Schumer, Ossoff, Warnock outline COVID-19 relief for Georgians

On the first full day of the Democratic majority in the Senate, Majority Leader Chuck Schumer,...
On the first full day of the Democratic majority in the Senate, Majority Leader Chuck Schumer, D-N.Y., left, is joined by Sen. Raphael Warnock, D-Ga., center, and Sen. Jon Ossoff, D-Ga., with Sen. Catherine Cortez Masto, D-Nev., who chaired the Democratic Senatorial Campaign Committee, far right, at the Capitol in Washington, Thursday, Jan. 21, 2021. The pivotal Georgia runoff election this month was decisive in handing Democrats the majority in the Senate.(J. Scott Applewhite | AP Photo/J. Scott Applewhite)
Published: Feb. 11, 2021 at 8:25 PM EST
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WASHINGTON, D.C. (WALB) - Senate Majority Leader Chuck Schumer and Georgia U.S. Sens. Jon Ossoff and Raphael Warnock outlined COVID-19 relief the two senators are working to deliver to Georgia families Thursday morning.

“Sen. Warnock and I are here to deliver for Georgia families who are counting on us for aid during this pandemic,” Ossoff said. “This bill will send $8,200 in new federal financial support to an average working family of four in Georgia while we invest massively in vaccines and the health response to end this pandemic.”

Warnock said. “The people of Georgia sent Sen. Ossoff and I to the Senate with a mandate to address the devastation of this public health and economic crisis — for our state, and the country. Getting this once-in-a-century pandemic under control starts with securing as much relief as possible to as many Georgians as possible—and I’m going to keep pushing until it’s done.”

The three also outlined the following aid that is being sought for Georgians under President Joe Biden’s “American Rescue Plan”:

  • Direct payments: In the plan, a family of four earning $75,000 annually would receive a total of $5,600 in direct payments from the relief bill. They would also see a $2,600 increase in benefits through an enhanced child tax credit. Between these two benefits, a family would receive $8,200 in additional, direct relief.
  • Medicaid expansion incentive: If accepted by the state, a Medicaid expansion incentive would provide health care to approximately 500,000 Georgians that Ossoff’s office said are currently locked out of any financial assistance for health coverage. Georgia would receive nearly $2 billion in additional Medicaid spending over two years if it expands Medicaid.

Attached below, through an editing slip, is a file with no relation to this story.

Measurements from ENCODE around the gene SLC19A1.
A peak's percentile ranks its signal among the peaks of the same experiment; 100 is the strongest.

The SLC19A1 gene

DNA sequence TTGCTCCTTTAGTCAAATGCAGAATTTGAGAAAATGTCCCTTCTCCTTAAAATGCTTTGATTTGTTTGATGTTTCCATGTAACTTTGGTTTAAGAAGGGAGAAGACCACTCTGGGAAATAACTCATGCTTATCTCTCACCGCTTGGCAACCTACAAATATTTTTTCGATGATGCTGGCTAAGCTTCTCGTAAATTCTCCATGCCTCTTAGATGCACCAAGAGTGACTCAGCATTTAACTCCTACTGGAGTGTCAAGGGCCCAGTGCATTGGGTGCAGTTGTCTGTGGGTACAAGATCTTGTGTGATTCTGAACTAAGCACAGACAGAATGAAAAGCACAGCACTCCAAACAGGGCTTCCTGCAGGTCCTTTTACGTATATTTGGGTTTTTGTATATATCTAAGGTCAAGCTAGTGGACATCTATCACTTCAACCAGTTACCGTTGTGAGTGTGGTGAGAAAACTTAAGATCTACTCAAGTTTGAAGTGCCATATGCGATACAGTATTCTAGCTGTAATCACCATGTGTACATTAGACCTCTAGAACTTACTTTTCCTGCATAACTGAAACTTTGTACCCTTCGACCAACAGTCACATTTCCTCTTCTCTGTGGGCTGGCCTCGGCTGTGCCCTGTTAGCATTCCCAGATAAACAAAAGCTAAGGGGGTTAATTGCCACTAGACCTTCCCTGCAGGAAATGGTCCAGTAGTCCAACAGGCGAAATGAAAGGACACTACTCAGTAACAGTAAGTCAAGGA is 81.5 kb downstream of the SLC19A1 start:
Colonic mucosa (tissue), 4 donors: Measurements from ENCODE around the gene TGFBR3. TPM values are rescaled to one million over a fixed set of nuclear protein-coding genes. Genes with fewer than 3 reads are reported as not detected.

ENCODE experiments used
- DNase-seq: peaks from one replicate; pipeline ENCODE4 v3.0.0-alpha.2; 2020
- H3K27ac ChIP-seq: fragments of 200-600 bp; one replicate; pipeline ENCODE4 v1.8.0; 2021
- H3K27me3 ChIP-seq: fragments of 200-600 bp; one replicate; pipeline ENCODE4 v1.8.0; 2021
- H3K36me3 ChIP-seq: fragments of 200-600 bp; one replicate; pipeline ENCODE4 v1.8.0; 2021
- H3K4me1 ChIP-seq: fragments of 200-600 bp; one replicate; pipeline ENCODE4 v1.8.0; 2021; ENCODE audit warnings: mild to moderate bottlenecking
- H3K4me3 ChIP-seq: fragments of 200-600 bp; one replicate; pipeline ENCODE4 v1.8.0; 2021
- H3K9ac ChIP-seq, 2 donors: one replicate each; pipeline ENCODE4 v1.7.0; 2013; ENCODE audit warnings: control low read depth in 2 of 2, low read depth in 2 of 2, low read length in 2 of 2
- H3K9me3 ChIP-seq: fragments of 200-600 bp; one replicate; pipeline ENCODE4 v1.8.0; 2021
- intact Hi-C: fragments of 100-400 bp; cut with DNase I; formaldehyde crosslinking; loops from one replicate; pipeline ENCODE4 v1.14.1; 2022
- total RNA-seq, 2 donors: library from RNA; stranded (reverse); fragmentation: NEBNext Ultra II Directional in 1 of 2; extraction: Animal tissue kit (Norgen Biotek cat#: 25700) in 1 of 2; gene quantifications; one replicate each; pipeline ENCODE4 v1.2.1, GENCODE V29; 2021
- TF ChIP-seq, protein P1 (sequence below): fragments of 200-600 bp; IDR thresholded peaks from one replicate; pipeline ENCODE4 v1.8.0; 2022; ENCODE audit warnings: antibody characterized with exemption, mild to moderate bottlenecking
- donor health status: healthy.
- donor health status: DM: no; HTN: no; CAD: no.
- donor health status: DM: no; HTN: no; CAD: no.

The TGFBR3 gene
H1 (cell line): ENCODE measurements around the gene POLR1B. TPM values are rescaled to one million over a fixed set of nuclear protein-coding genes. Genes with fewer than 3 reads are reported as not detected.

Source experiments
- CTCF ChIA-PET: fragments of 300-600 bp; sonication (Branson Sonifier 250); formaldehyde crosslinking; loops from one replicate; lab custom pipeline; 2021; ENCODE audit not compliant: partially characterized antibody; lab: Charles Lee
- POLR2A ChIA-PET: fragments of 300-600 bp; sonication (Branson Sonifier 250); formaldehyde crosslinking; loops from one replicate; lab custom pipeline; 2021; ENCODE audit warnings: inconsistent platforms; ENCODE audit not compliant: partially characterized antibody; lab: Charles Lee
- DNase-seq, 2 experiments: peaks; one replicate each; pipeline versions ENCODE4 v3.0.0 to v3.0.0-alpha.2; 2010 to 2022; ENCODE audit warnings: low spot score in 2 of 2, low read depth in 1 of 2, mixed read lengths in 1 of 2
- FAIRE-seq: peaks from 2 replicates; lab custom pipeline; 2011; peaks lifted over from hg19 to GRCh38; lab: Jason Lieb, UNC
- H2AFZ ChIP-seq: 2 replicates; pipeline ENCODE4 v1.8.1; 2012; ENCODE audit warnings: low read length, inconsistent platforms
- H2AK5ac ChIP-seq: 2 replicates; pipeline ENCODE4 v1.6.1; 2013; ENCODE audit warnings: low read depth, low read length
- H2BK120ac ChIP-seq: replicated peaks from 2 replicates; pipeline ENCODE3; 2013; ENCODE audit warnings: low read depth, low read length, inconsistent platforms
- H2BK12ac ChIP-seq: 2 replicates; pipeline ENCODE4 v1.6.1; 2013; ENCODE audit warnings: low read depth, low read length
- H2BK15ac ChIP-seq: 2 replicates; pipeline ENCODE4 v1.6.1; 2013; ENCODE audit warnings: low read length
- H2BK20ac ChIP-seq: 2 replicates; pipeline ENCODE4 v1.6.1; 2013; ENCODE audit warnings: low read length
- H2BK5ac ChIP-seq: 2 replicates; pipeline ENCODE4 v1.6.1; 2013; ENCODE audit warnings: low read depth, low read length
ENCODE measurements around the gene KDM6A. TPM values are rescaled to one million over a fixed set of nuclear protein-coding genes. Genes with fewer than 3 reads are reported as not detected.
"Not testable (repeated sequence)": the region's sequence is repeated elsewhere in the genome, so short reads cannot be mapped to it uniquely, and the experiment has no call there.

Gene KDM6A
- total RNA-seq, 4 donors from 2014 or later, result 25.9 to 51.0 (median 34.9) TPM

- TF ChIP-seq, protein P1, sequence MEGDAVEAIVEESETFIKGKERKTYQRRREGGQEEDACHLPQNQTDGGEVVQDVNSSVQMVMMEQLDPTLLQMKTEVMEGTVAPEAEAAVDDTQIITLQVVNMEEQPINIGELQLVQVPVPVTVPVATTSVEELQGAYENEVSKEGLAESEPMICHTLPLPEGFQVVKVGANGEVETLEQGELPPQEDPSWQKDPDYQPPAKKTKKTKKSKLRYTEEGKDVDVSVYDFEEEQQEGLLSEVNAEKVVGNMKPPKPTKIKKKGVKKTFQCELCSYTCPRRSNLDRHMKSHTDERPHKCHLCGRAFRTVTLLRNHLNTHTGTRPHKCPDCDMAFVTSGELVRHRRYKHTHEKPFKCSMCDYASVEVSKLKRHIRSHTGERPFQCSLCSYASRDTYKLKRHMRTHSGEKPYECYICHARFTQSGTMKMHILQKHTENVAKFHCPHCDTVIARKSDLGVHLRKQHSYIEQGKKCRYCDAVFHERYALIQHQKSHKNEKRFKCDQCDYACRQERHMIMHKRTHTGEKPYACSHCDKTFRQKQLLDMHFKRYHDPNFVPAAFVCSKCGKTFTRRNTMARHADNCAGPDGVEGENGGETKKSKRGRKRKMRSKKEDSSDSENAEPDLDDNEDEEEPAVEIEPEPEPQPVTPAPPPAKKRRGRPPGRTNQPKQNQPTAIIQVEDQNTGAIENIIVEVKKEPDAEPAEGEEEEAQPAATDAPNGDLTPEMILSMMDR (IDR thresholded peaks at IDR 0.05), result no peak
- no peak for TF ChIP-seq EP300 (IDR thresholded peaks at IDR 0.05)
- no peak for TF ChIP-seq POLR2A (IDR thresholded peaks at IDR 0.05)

• Higher education funding: The American Rescue Plan will include a Higher Education Emergency Relief Fund (HEERF), which would provide an estimated $1.2 billion in direct grants to institutions in Georgia. In addition, Historically Black Colleges and Universities, minority-serving institutions, and tribal colleges and universities would receive a 7.5 percent share of the HEERF fund, which accounts for nearly $3 billion in relief.
  • Relief for Black farmers: The American Rescue Plan will provide debt relief and support for Black, indigenous, and farmers of color who have faced historic discrimination, been disproportionately affected by COVID-19, and largely left out of the previous administration’s emergency COVID programs, according to Ossoff’s office.
  • Rental and mortgage assistance: Both Ossoff and Warnock are building on the $710 million for rental assistance from the December COVID package, and the two are working to secure at least $550 million more in this package. Georgia is also likely to get over $200 million in new homeowner assistance fund that will allow low and moderate-income families to pay their mortgage and utility costs, according to Ossoff’s office.
  • Vaccine distribution: The bill provides $20 billion in vaccine distribution funding, including for CDC and FEMA to set up state and federal distribution sites, outreach and education campaigns, support for states to fund vaccinators and more.
  • K-12 school funding: The American Rescue Plan will include an Elementary and Secondary School Emergency Relief Fund (ESSERF) which will provide Georgia with an estimated $4.4 billion in emergency relief for schools to safely reopen across the state, according to Ossoff’s office. These flexible funds will allow schools to cover COVID-related expenses, reduce class size, implement social distancing guidelines, and address other instructional needs. In addition, school districts would be required to dedicate 20 percent of their allocations towards addressing learning loss.


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